This year's Toronto International Film Festival is less than a month away, and TIFF has announced four features by first-time Canadian directors as part of the Discovery program. The four films are by Kate Melville, Jason Buxton, Igor Drljaca, and Kazik Radwanski, three of which will have their world premiere at TIFF (Radwanski's film is playing for the first time in North America).
After the blood, sweat and tears that went into making their first features, these directors will get the chance to show them to the world at TIFF. And who knows? One of these directors might be the next great Canadian film artist - a new Atom Egoyan or David Cronenberg (of course, Cronenberg's son Brandon, whose feature 'Antiviral' is also playing the Festival, might have something to say about that). Check out an overview of each film below:
Picture Day, directed by Kate Melville
The protagonist of 'Picture Day', Kate Melville's debut feature, is Claire (Tatiana Maslany), a high school student taking her second run at Grade 12 after getting into all sorts of trouble (and earning the nickname "twist-off", which you'll have to watch the film to understand). She's got an acid tongue and a bad reputation, both of which she uses to great comedic effect as she takes Henry (Spencer Van Wyck), a freshman she used to babysit, under her wing and transforms him into a mysterious rebel (as seen in the clip above).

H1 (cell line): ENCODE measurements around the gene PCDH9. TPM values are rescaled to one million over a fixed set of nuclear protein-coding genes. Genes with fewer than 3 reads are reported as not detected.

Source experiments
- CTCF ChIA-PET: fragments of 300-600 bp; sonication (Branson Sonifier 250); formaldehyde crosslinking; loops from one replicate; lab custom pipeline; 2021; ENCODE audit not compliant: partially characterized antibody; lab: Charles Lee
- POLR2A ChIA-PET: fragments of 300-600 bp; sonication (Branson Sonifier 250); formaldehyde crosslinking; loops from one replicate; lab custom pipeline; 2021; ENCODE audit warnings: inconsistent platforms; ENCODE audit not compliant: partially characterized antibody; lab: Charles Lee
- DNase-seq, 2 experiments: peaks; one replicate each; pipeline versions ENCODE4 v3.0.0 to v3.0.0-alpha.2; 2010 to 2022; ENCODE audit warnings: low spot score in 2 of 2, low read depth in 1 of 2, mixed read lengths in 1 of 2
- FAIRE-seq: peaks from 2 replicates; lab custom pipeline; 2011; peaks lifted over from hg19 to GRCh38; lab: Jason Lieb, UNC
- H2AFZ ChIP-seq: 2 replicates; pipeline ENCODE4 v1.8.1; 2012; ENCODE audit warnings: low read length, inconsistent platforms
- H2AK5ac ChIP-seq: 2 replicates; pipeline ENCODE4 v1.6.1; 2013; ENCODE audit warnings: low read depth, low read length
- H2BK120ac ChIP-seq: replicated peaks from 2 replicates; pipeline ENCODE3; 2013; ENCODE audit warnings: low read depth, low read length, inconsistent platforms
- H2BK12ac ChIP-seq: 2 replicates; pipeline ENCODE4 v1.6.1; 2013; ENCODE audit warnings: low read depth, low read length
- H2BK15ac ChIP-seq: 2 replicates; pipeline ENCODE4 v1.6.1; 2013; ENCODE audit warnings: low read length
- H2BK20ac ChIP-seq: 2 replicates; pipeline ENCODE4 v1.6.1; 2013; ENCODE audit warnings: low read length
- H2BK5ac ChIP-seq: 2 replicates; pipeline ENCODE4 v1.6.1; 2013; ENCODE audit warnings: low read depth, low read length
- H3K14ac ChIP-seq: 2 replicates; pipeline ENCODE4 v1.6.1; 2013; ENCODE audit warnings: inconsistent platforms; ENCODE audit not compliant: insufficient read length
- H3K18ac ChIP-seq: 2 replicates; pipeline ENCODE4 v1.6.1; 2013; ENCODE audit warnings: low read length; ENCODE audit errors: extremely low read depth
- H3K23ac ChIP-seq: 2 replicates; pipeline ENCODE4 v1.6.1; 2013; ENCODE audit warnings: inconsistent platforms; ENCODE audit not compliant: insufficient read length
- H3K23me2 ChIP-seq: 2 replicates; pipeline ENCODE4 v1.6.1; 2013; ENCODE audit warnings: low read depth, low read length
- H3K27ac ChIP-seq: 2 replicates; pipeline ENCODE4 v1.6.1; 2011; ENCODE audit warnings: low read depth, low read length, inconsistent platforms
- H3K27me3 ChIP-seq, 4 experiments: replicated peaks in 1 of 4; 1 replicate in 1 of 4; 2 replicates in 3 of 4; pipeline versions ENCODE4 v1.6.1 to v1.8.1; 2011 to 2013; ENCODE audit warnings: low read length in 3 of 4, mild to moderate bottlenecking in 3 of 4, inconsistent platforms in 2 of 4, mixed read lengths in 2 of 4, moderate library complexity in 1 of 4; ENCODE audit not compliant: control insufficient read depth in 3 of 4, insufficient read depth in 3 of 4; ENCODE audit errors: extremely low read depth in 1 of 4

Meanwhile, Claire's fallen into a relationship of sorts with a 33-year-old would be rock star named Jim (Steven McCarthy), and over the course of the film, she learns some hard lessons about the difference between sex, intimacy, and friendship. It's an assured debut from writer-director Melville, whose screenwriting credits include 'Being Erica', 'Heartland' and 'Endgame'.
Krivina, directed by Igor Drljaca
Krivina focuses on Miro, an immigrant from the former Yugoslavia who now lives in Toronto. He has trouble relating to others and never stays in one place for long. When he discovers that his pre-war friend Dado, who has been missing for almost twenty years, is now wanted for war-era crimes, his life starts to unravel.
When he hears that Dado still visits Zljebovi, a village on the outskirts of Sarajevo, Miro embarks on a trip to Bosnia to find his friend. If the clip above is any indication (or this other teaser), the film looks to be atmospheric and intense, with beautiful cinematography.
Blackbird, directed by Jason Buxton
It's a timely (and touchy) subject for a film: 'Blackbird' tells the story of Sean Randall, an angry and alienated sixteen-year-old who moves to the small town of Bridgewater to live with his estranged father. When an offhand death threat against a bully is taken seriously by the authorities, he is accused of planning a Columbine-like massacre at his school.
The film examines the ways the media and a small community respond to the threat of violence, while telling a very personal story about a confused young man trying to learn how to speak in his own voice.
Tower, directed by Kazik Radwanski
In 'Tower' Derek is a 34-year-old man who lives at home with his parents in Toronto. His brother is married with a baby on the way, but Derek has neither a partner nor a career, working part-time for his uncle's construction company. He wanders the streets at night and goes to nightclubs in the hopes of meeting someone.
The film centres on an intimate relationship between Derek and a women he meets, Nicole, as well as his quest to find the raccoon who has been tearing up his family's garbage. The film is currently playing Switzerland's Festival del Film Locarno, and the Globe and Mail has called it "impressive even beyond its ingenious low-budget engineering," saying it "sustains a strong and at times frightening sense of intensity."
Related stories on Strombo.com: